The ponies pay lip service to the sharing and caring type shenanigans you’d expect but when the chips are down, some pretty entitled bullshit really drives the plot. The good news is, you’re only likely to be subjected to this if you’re a parent, and there’s truly no other reason to watch it except under duress. And any road trip longer than an hour with kids under 10 counts as duress. The hard part is, I know that in lots of houses with young kids, certain movies get stuck on repeat. At my sister’s house, it’s currently “Woody” (Toy Story) and “Choo Choo” (The Polar Express), which aren’t too bad all things considered. But even Oscar winning fare gets tedious after its eleventh straight viewing. If you’re currently living through a similar My Little Pony scenario, may Pegasus help you.

 

Goosebumps

20151007fdGoosebumps.6c5f8Turns out, it’s Jack Black week around these here parts. Today’s instalment is Goosebumps, a movie written for (and possibly by) people a third of my age or less. And those damn tweens must have seen this one a LOT of times because a sequel is coming out this fall just in time for Halloween.

First things first: Goosebumps is not scary at all. Planet Earth II is more harrowing.  Though in fairness, the Planet Earth segment with the snakes chasing an iguana is one of the scariest things ever:

There is no chase sequence in Goosebumps that even comes close to that level of terror, but that’s by design. Goosebumps is completely non-threatening right down to its protagonist, who you might recognize as the non-threatening guy from 13 Reasons Why if, like me, you watch too much Netflix.  He is perfect for Goosebumps because in his spare time he is a singer/rhythm guitarist for a band that got its break at a social inclusion and autism awareness concert (that’s right, two non-threatening causes at once)!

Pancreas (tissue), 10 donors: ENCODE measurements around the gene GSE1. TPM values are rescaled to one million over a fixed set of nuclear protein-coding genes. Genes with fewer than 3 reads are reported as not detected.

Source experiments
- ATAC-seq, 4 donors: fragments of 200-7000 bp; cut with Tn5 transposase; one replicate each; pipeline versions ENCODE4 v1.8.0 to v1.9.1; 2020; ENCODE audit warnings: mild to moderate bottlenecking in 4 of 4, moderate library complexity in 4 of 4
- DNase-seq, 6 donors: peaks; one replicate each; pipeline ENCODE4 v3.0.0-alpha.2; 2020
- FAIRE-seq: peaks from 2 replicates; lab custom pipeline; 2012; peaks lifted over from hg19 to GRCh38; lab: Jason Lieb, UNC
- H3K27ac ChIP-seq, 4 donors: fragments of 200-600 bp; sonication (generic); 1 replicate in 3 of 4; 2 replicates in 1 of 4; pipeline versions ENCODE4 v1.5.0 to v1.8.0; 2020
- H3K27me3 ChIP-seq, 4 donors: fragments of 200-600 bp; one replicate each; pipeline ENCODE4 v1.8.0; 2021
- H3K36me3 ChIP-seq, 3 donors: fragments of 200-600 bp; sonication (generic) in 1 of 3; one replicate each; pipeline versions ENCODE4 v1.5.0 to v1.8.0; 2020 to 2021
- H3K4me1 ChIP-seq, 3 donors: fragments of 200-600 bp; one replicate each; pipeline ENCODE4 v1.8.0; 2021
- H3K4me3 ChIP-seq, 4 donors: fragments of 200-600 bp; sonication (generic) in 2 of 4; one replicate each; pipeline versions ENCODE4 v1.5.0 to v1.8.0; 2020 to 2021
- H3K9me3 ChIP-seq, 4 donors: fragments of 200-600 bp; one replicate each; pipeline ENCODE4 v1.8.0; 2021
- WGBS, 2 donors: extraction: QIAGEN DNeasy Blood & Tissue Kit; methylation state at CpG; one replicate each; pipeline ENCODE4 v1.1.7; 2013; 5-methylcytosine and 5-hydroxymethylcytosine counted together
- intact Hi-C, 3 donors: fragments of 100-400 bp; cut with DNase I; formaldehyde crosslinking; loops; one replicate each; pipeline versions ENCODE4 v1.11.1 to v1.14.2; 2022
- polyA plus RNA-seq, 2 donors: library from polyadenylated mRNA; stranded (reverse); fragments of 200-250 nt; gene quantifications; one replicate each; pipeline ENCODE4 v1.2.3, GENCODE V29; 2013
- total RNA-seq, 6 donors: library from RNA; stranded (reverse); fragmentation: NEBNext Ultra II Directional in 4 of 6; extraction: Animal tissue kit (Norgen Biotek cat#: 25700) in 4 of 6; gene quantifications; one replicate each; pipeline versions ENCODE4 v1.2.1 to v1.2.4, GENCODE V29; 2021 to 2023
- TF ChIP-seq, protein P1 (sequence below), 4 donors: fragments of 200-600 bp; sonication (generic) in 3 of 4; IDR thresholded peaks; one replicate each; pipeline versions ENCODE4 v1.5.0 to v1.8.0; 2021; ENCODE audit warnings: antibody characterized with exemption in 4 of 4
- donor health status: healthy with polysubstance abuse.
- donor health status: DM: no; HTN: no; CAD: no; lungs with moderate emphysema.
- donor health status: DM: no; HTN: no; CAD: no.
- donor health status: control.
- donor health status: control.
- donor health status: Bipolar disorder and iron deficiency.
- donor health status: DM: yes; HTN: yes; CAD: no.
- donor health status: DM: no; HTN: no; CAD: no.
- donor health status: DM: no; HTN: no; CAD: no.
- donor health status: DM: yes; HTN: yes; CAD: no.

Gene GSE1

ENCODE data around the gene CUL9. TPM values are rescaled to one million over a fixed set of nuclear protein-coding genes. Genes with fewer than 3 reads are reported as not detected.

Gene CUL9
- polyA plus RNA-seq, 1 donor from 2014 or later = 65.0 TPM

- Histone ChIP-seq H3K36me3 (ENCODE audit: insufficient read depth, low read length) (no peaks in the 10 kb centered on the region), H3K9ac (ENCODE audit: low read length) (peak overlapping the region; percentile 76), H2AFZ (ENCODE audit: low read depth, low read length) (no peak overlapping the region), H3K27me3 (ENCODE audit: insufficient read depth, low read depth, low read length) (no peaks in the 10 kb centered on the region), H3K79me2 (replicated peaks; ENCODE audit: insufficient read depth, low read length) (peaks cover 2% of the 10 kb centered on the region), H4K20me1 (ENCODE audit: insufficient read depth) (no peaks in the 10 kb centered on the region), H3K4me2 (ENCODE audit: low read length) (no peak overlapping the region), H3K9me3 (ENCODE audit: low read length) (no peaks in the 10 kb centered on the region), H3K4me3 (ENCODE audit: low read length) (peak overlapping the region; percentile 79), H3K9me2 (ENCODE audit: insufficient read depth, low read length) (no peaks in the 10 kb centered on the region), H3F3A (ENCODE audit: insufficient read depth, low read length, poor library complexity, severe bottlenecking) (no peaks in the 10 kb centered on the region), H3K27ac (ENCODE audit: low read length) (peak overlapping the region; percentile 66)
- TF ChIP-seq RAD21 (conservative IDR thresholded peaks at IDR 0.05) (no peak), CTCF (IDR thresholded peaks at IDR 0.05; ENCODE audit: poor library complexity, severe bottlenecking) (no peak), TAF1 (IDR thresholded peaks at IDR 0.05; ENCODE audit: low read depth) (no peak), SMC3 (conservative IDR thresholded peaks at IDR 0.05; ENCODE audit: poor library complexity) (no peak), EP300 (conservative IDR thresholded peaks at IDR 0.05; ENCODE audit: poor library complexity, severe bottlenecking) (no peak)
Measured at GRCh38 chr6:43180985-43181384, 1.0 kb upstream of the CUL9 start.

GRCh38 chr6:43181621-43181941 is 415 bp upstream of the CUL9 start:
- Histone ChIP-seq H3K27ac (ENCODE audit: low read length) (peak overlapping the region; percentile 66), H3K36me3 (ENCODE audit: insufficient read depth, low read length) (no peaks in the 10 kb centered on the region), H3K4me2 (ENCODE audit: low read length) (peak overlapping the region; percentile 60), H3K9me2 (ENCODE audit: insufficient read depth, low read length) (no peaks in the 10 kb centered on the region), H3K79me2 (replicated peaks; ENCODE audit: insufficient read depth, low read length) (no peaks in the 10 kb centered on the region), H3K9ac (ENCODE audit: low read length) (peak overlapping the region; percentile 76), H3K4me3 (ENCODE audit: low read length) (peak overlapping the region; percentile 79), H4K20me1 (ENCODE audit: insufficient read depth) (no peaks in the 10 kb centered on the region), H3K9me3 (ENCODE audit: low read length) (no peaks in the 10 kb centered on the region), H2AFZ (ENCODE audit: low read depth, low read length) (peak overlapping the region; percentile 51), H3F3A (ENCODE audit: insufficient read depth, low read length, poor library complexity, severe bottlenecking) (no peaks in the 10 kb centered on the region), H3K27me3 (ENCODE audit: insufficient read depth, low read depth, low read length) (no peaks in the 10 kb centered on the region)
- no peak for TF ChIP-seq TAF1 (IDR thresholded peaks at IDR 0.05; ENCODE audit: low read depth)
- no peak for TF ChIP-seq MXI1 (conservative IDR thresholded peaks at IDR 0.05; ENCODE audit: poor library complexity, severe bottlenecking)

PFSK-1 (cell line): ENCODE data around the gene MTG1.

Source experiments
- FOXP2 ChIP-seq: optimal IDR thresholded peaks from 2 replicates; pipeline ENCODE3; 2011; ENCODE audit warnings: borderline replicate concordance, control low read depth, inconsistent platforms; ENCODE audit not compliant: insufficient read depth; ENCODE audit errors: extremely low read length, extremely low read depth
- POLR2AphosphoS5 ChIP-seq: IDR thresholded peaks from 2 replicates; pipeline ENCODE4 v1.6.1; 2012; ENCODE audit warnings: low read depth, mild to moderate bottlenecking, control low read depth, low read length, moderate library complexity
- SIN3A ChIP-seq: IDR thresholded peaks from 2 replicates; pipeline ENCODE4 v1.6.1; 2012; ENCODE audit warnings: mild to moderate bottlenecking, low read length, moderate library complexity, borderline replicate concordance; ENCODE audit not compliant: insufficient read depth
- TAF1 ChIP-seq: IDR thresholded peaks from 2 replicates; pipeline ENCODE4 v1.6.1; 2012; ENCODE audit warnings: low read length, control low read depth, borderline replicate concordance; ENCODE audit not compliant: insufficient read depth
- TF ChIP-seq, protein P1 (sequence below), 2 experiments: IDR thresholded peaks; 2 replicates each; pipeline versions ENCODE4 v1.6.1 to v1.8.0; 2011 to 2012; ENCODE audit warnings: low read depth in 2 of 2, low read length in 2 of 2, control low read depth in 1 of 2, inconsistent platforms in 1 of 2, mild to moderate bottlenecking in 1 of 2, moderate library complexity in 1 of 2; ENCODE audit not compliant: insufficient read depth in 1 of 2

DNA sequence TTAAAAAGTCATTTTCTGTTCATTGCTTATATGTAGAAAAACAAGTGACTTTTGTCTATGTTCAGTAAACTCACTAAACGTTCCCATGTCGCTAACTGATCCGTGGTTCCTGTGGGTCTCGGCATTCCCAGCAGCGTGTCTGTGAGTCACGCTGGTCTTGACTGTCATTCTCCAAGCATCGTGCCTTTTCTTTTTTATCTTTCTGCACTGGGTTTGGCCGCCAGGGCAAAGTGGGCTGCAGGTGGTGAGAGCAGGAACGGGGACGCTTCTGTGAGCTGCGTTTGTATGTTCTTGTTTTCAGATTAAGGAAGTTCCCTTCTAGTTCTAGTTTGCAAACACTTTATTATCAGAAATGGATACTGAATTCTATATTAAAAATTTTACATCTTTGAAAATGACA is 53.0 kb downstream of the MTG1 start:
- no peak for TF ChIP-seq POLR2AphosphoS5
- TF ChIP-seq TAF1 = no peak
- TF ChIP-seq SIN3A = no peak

There are monsters in Goosebumps but they are the kind that chase you with a smile on their face. The kind that Jay would adopt and make me build a shelter for in our backyard. The kind that I can watch with my nephews and not get dirty looks from their parents. The kind that must make Goosebumps author R.L. Stine pat himself on the back for being as non-threatening as the guy from 13 Reasons Why (it helps immensely that Stine has written dozens of joke books and G.I. Joe choose-your-own-adventures under the pen names “Jovial Bob Stine” and “Eric Affabee”).

The only way Goosebumps will give you goosebumps is if you watch it while your furnace is broken. But I’ll take that over nephew nightmares any day of the week.

 

Merry Christmas – Love, Netflix

A Dogwalker’s Christmas Tale

Luce is a spoiled little rich girl who LOVES Christmas. But her perfect Christmas is threatened when her imaginary boyfriend breaks up with her and her parents fly to Botswana for charity work. Left alone in a big empty house, her neighbours ask her to walk their adorable dog Hank while they’re busy over the holidays. At the dog park she meets a keen young man named Dean who’s everything the pretend boyfriend was not, but his love of animals means he pressures her to broach the subject with her new dog employers – because of course they’re the nasty developers responsible for tearing down the dog park.